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April 28, 1998

BANGS Speak Out

by Dennis Hyland

This girl-powered pit bull of punk known as the Bangs are making their way to the University of South Alabama. The trio from the label Kill Rock Stars in Olympia WA, will shake down the Student Center Ballroom on Friday, May 15 at 8 p.m. Thanks to Jaguar Productions, the Bangs have included Mobile on their U.S. tour in support of their new album, TIGER BEAT on K.R.S. Opening the show will be Jason Traeger, an acoustic/electric solo performer. In this Harbinger exclusive, Maggie Vail (bass, vocals) and Sara Utter (guitar, vocals) answer a few questions about Dixieland, their past, popular music, and touring.

Harbinger: Have you ever been in the Deep South?
Maggie: No, I never have.
Sara: I've driven through it while on tour with another band but my only experience was when we stopped at a truck stop in the middle of the night and I was really frightened by the men at this place. Just...big...burly, I don't want to say hick or Alabama type, but you know what I mean. It was pretty scary.

Harbinger: What are your preconceived notions, or perceptions of Alabama?
Maggie: I'm excited about it. I've never been there and I've never heard of any bands playing Alabama much, or at all. But, I think of it as a completely different country. A small part of me is a little scared but we're up for it.
Sara: I don't know. The truck stop was pretty frightening but I know we won't be in a place like that. I'm sure it is a great place. "Deliverance" (laughs). Actually, I love a southern accent. I really do. I'm not sure why but I always have.

Harbinger: Who were your influences?
Sara: Well, my dad was a jazz drummer and played in a jazz band up until he married my mother and became a social worker -- quite a change of lifestyle. And he was convinced that rock and roll, and popular music was totally evil. So I was never allowed to buy or listen to any rock music or pop music when I was young. The only music in our house was classical, jazz, or oldies. All of which I now stay away from because it was shoved down my throat. But when I got into high school, I found that the music that was popular was really bad, just awful. So I started getting into punk, bands like Bikini Kill in the Olympia scene. And at the same time I was really into rock like Stooges and Cheap Trick and I think a lot of it comes out in my playing.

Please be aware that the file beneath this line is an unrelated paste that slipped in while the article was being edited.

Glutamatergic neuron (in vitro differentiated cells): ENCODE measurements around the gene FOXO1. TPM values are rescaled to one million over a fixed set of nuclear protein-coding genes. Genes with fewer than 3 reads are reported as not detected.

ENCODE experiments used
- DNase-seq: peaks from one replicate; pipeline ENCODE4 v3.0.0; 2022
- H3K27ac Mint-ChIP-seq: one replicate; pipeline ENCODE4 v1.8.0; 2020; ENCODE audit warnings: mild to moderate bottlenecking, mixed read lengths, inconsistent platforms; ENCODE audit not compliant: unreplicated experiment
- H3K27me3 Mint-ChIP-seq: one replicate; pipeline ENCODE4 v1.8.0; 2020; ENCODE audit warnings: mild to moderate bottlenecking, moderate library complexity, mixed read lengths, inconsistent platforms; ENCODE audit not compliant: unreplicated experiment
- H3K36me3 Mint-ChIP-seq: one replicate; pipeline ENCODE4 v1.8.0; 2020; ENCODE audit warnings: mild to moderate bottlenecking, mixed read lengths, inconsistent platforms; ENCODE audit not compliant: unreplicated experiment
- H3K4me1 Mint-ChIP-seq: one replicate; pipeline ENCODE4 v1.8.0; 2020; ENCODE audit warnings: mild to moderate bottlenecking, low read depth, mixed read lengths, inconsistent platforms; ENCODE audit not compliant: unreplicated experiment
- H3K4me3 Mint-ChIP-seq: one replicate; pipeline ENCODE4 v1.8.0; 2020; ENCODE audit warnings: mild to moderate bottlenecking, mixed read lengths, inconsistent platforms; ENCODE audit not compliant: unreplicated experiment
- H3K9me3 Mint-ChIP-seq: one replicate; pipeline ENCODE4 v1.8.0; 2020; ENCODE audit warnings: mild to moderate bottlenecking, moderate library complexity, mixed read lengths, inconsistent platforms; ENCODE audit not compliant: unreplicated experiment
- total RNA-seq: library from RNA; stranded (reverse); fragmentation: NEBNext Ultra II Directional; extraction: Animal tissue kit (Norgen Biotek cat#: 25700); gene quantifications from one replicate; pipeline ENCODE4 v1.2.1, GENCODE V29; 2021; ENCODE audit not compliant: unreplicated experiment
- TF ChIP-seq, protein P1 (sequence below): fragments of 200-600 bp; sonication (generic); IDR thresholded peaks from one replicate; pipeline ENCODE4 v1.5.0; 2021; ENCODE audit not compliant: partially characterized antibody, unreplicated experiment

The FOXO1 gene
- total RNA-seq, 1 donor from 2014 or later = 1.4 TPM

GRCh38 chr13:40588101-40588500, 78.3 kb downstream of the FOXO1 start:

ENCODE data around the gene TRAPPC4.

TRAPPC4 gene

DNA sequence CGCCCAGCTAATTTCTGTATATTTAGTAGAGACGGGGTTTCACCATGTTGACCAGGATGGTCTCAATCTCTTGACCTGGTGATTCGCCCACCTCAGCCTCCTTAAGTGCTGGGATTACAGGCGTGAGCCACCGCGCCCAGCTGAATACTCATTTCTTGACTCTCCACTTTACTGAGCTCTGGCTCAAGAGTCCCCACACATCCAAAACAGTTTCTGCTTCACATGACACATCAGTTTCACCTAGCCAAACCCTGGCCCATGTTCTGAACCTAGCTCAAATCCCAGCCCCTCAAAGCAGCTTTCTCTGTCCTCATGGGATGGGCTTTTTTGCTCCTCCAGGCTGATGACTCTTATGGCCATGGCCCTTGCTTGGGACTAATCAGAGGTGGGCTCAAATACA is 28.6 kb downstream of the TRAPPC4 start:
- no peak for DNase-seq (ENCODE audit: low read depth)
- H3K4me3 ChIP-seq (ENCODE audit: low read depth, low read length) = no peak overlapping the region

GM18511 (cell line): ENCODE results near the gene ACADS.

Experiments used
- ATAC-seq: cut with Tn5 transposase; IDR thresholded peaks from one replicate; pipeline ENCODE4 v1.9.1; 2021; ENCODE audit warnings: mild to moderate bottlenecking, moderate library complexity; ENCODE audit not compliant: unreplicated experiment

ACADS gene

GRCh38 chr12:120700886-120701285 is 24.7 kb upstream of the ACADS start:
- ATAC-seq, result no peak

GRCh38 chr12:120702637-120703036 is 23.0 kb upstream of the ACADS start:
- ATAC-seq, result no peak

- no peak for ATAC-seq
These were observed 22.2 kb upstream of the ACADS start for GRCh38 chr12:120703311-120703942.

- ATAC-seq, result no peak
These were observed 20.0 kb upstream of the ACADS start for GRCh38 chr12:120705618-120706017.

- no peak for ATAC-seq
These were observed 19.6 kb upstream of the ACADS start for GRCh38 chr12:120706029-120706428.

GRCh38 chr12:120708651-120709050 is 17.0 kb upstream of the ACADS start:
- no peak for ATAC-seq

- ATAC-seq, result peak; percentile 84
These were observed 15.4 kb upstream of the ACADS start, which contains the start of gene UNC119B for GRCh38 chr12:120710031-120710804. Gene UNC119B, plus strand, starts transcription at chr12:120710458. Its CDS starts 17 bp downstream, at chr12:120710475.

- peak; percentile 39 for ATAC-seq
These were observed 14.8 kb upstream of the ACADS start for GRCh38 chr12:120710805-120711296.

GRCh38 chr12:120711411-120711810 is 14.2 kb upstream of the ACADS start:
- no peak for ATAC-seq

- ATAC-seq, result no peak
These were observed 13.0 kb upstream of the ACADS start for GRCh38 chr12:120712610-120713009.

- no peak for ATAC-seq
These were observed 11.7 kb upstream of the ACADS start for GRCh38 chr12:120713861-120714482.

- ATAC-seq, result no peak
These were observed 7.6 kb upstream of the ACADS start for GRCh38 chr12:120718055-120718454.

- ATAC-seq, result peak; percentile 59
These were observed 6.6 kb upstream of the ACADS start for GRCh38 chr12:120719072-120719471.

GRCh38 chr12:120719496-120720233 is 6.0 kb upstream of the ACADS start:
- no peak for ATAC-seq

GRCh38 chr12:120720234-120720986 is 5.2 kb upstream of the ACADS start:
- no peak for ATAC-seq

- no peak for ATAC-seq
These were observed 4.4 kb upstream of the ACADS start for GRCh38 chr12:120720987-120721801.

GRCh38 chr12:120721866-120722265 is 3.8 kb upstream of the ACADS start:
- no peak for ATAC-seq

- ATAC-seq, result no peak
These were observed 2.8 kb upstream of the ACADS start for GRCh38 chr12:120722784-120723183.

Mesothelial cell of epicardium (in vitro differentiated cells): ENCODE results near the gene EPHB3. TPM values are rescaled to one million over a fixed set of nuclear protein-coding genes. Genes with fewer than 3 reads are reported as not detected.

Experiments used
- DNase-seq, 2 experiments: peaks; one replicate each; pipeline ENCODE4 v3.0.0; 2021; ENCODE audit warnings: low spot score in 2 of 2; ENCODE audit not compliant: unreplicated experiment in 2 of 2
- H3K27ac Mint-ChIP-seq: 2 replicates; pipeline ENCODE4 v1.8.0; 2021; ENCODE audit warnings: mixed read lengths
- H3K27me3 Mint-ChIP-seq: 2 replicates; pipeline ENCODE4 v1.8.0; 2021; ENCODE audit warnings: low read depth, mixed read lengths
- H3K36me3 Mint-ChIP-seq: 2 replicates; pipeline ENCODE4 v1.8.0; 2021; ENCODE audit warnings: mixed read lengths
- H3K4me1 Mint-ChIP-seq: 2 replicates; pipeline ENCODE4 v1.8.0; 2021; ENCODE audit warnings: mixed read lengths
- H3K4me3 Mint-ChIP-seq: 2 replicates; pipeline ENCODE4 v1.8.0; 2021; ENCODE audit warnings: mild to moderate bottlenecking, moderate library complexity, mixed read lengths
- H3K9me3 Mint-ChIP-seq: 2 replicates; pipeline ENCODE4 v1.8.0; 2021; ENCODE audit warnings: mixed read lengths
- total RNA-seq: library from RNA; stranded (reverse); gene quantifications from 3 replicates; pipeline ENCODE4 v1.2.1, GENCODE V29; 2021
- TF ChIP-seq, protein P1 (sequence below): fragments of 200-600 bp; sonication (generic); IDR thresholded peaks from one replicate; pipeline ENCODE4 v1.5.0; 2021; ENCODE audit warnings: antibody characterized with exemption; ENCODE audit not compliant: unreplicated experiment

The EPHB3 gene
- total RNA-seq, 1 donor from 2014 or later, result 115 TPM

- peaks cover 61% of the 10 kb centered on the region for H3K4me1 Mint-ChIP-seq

Maggie: There were so many like the Ramones and the Go-Go's. My dad was a drummer too and the first record my parents bought for me was the Ramones "End of the Century" record. I can remember just starring at it and listening to it over and over. But the first record I bought with my own money was the Madness album with "Our House" on it. I'm also a real big Who fan, always have been. I really like Keith Moon (drummer of the Who). I actually have his solo album. I hunted it down and bought it and it's pretty terrible.

Harbinger: Are there any historical figures, musical or non-musical, that you're fascinated with or keep up with?